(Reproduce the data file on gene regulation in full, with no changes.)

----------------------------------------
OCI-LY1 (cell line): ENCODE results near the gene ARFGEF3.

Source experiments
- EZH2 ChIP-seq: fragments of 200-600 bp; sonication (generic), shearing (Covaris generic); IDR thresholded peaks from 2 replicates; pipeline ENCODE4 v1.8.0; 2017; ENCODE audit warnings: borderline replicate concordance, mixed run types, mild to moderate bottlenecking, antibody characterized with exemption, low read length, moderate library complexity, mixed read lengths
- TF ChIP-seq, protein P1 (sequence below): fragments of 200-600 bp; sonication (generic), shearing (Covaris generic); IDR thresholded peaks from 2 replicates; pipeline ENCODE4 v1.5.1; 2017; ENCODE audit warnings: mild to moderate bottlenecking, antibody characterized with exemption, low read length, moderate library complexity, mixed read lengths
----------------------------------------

OCI-LY1 (cell line): ENCODE results near the gene ARFGEF3.

Source experiments
- EZH2 ChIP-seq: fragments of 200-600 bp; sonication (generic), shearing (Covaris generic); IDR thresholded peaks from 2 replicates; pipeline ENCODE4 v1.8.0; 2017; ENCODE audit warnings: borderline replicate concordance, mixed run types, mild to moderate bottlenecking, antibody characterized with exemption, low read length, moderate library complexity, mixed read lengths
- TF ChIP-seq, protein P1 (sequence below): fragments of 200-600 bp; sonication (generic), shearing (Covaris generic); IDR thresholded peaks from 2 replicates; pipeline ENCODE4 v1.5.1; 2017; ENCODE audit warnings: mild to moderate bottlenecking, antibody characterized with exemption, low read length, moderate library complexity, mixed read lengths